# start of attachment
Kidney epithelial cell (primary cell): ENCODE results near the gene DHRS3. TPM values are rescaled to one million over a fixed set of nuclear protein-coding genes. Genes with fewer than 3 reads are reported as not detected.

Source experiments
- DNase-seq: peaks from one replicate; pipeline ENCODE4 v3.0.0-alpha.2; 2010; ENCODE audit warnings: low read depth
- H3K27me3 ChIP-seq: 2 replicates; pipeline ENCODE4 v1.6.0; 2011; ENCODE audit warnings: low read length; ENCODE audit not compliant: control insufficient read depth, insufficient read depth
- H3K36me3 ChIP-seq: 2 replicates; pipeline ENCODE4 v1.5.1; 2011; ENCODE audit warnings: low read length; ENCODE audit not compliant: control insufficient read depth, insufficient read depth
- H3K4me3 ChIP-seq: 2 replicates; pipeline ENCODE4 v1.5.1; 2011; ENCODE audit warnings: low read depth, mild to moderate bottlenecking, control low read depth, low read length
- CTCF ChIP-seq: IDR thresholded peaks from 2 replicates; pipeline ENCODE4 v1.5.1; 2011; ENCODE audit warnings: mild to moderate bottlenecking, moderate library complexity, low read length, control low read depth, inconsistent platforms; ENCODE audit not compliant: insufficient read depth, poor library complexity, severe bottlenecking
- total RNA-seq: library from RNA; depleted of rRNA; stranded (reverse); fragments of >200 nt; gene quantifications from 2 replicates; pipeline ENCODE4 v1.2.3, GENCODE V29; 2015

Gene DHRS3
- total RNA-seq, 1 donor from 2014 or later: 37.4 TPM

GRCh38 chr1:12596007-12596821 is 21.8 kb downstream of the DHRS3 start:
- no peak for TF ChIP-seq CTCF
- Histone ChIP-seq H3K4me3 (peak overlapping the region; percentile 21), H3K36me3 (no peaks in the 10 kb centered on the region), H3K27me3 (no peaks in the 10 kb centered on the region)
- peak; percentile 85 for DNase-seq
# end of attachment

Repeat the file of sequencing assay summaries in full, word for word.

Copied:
Kidney epithelial cell (primary cell): ENCODE results near the gene DHRS3. TPM values are rescaled to one million over a fixed set of nuclear protein-coding genes. Genes with fewer than 3 reads are reported as not detected.

Source experiments
- DNase-seq: peaks from one replicate; pipeline ENCODE4 v3.0.0-alpha.2; 2010; ENCODE audit warnings: low read depth
- H3K27me3 ChIP-seq: 2 replicates; pipeline ENCODE4 v1.6.0; 2011; ENCODE audit warnings: low read length; ENCODE audit not compliant: control insufficient read depth, insufficient read depth
- H3K36me3 ChIP-seq: 2 replicates; pipeline ENCODE4 v1.5.1; 2011; ENCODE audit warnings: low read length; ENCODE audit not compliant: control insufficient read depth, insufficient read depth
- H3K4me3 ChIP-seq: 2 replicates; pipeline ENCODE4 v1.5.1; 2011; ENCODE audit warnings: low read depth, mild to moderate bottlenecking, control low read depth, low read length
- CTCF ChIP-seq: IDR thresholded peaks from 2 replicates; pipeline ENCODE4 v1.5.1; 2011; ENCODE audit warnings: mild to moderate bottlenecking, moderate library complexity, low read length, control low read depth, inconsistent platforms; ENCODE audit not compliant: insufficient read depth, poor library complexity, severe bottlenecking
- total RNA-seq: library from RNA; depleted of rRNA; stranded (reverse); fragments of >200 nt; gene quantifications from 2 replicates; pipeline ENCODE4 v1.2.3, GENCODE V29; 2015

Gene DHRS3
- total RNA-seq, 1 donor from 2014 or later: 37.4 TPM

GRCh38 chr1:12596007-12596821 is 21.8 kb downstream of the DHRS3 start:
- no peak for TF ChIP-seq CTCF
- Histone ChIP-seq H3K4me3 (peak overlapping the region; percentile 21), H3K36me3 (no peaks in the 10 kb centered on the region), H3K27me3 (no peaks in the 10 kb centered on the region)
- peak; percentile 85 for DNase-seq